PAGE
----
• Petzl says:

      Er, uh, but shouldn’t the response to a dumb law be to try to change/repeal said dumb law rather than to request the government to not enforce it?

    • ELNIGMA says:

      Home Owner Association : Rules are rules. That’s what Rules means.  We must obey the rules.  The Rules say we must obey the rules.  That’s our Rule.

    • SomeGuyNamedMark says:

       America, love it or leave it you commie!

    • donovan acree says:

      Wouldn’t changing bad rules be the right thing to do? Good people don’t run from problems, they face them.

    • Carisa Rowe says:

      They need to take PAINSTAKING time to measure over every square inch of that yard. Cabbages and other fruit bearing or flowering plants are listed as ORNAMENTAL and so they can count that toward the percentage of the yard that is not a vegetable garden. 

      I wonder if they have a veg/fruit garden in back as well? They may be able to milk the system a little more by planting flowering “helper” plants to reduce the percentage of the yard counted as a vegetable garden. A good goolge search will yield what kinds of non-fruit bearing plants can be planted WITH vegentables and fruits to help prevent pests and molds and that would help balance out the ratiro of vegetables to regular garden. 

      This town regulation is absolute bullshit. Another case of the government not minding it’s own fucking business when a citizen is trying to be self sufficient in a completely passive and personal way. Damn the man! And if they can find out which neighbor is being the cuntbubble about this, I can happily provide LEGAL ways for them to make that neighbor incredibly annoyed for the rest of eternity. 

    • That is what we told all those “non-white” families when we passed the community ordinance back in 1954 – but they didn’t listen, and there went the neighborhood!

    •  RULES ARE RULES?  Are you kidding?  Who made these rules, and did the citizen have any input?  Is this Nazi Germany or Korea?  I am ashamed to even think that an American would say what you said.

    • Kelly Clarke says:

      Any fool can make a rule, any fool can mind it.

    • Gobsmacked. Speechless. What right does anyone have to tell anyone else how much frakking FOOD they can grow on their own property????????? I don’t even know what to say here. No words. Oh yes, here’s one…MORONS.

  2. greenberger says:

    The petition is a great idea… except that those of us not on facebook are, apparently, not wanted. WTF?

  3. tylerkaraszewski says:

    What’s the penalty for not removing the garden?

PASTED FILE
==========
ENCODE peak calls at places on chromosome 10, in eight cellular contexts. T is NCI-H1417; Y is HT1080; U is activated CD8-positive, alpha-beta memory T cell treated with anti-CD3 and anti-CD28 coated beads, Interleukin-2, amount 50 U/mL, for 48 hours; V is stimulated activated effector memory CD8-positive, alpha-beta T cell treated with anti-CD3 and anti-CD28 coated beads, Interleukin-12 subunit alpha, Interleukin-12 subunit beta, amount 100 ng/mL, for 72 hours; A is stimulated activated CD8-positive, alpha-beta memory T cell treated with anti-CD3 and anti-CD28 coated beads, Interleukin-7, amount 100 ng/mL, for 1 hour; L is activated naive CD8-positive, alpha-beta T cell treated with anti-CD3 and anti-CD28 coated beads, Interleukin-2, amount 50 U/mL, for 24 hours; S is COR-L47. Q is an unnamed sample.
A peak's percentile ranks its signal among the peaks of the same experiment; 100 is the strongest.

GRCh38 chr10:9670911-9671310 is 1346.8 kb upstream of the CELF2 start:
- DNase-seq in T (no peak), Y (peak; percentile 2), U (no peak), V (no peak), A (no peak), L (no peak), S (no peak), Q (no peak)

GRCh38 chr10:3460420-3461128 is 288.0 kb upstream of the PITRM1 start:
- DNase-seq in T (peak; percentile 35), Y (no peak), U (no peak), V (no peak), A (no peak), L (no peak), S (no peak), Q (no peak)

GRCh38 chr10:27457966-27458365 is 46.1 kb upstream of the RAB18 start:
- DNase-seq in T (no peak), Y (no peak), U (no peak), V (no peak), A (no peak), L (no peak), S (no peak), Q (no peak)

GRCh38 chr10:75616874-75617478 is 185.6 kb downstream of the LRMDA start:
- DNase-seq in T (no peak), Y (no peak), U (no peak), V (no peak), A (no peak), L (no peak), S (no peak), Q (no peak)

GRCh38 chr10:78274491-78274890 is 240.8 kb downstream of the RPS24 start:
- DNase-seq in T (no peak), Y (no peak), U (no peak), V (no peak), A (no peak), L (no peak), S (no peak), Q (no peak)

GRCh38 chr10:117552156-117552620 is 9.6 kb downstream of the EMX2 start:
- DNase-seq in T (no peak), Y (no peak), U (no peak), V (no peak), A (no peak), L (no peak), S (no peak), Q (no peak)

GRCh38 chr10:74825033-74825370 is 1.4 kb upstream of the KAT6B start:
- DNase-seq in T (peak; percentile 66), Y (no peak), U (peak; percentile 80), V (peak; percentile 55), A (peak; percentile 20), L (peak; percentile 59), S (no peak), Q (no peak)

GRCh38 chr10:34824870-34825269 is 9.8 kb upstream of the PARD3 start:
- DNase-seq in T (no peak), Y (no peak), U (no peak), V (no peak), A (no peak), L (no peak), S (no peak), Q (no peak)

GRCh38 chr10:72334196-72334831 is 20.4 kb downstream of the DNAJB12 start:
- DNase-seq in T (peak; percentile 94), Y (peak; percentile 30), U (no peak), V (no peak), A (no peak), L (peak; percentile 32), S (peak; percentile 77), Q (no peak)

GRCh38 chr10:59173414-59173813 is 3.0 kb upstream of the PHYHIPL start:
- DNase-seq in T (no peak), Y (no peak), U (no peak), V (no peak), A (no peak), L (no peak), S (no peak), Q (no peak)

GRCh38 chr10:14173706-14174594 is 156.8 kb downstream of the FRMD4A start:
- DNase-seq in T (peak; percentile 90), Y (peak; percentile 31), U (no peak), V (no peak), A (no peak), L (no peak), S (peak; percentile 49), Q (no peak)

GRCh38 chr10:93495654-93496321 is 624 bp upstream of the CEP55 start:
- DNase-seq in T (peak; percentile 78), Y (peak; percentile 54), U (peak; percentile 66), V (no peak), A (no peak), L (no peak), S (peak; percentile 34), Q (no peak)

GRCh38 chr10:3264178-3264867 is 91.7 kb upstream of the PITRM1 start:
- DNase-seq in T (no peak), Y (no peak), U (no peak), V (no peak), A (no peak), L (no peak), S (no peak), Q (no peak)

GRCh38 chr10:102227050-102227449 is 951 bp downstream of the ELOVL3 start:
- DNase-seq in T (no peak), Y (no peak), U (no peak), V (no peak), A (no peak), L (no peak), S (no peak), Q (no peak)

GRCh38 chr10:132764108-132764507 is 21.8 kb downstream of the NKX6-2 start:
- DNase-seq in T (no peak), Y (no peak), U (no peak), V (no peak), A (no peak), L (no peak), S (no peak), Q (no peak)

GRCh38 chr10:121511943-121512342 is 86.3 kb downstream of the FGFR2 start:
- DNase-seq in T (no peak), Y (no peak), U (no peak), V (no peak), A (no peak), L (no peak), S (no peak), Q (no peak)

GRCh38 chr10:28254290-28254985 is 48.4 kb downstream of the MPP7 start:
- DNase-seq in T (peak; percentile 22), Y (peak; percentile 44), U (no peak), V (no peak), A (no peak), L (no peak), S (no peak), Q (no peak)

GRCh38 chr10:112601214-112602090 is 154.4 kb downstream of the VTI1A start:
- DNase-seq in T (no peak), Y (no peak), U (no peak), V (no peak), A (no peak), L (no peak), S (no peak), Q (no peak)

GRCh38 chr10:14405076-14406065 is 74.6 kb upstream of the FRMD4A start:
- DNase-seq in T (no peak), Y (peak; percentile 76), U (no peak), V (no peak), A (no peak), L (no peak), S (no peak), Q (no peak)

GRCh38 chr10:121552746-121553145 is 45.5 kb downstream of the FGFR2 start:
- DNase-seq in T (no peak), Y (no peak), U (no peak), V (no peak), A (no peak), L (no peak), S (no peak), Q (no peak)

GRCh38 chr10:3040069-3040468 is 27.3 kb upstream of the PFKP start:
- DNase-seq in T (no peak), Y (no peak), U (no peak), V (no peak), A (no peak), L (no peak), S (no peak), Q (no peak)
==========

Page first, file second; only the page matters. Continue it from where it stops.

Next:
• Antinous / Moderator says:

      They won’t be allowed to give away their extra zucchini.

      • jetfx says:

         Now that is a horrific punishment. How could they eat enough by themselves to keep up with the things.

        • IRMO says:

          OMG, it’s that time of the year. LOCK YOUR CARS, people. These home gardeners are desperate. They will do anything to unload the zucchini.

          • Antinous / Moderator says:

            I had a friend who finally started making zucchini bread to get rid of it.  Zucchini bread with massive amounts of butter and a pound or two of chocolate chips per loaf.  By the time that she had given away her extra zucchini, it probably cost her several hundred dollars in other ingredients.

          •  In my town, they just slide a zucchini under the windshield wiper.

          • IronEdithKidd says:

            Hmmm.  You’re giving me ideas…

            :P

        • I thank god I have pigs, because I am sick to death of zucchini. The pigs love them, though.

          • Antinous / Moderator says:

            I don’t understand why people don’t just compost them instead of alienating all their friends and neighbors.

            Actually, I don’t really understand why anyone grows it in the first place, although when I googled it, the plant is rather attractive.

          • Robert says:

            I like zucchini. Just throwing them in a pan with a little black pepper is awesome. I tried growing zucchini. You have to harvest them at the right time, otherwise the next day you come out and you’ve got green baseball bats.

      • Ponce_de_Leon says:

        The only sensible thing to do with a bountiful courgette harvest is to brew and distill prison-style marrow vodka.

      • huskerdont says:

        I like me some zucchini and grow it every year, but we don’t get 8 hours of sun so we usually only get enough for ourselves. So, you’re safe!

      • dragonfrog says:

        Why don’t I know any of these extra zucchini distributing people?  I suspect they are mythical.

        Extra salad greens, I have all the time – 1 1/2 rows of lettuce, I eat salad every day, and I still end up composting half the lettuce.  Extra rhubarb, sure – I don’t think it’s possible to grow just a little rhubarb.

  4. Dan Swerbilov says:

    Not on Facebook. Can’t sign petition.

  5. AwesomeRobot says:

    That’s a nice fucking garden. 

  6. Pres says:

    A front yard kitchen garden seems like a surefire way of getting your veggies stolen.

    • ldobe says:

      Only if they aren’t zucchini

    • oasisob1 says:

      Are we still talking about sex?

    • IronEdithKidd says:

      This is the third year in a row that we’re growing veg where shrubs used to be.  Our house is near downtown on a fairly busy street and we have heavy pedestrian traffic.  We have yet to have so much as a single tomato swiped by a human.  Critters, OTOH…

  7. Ipo says:

    Shouldn’t be too hard to get that yard conform.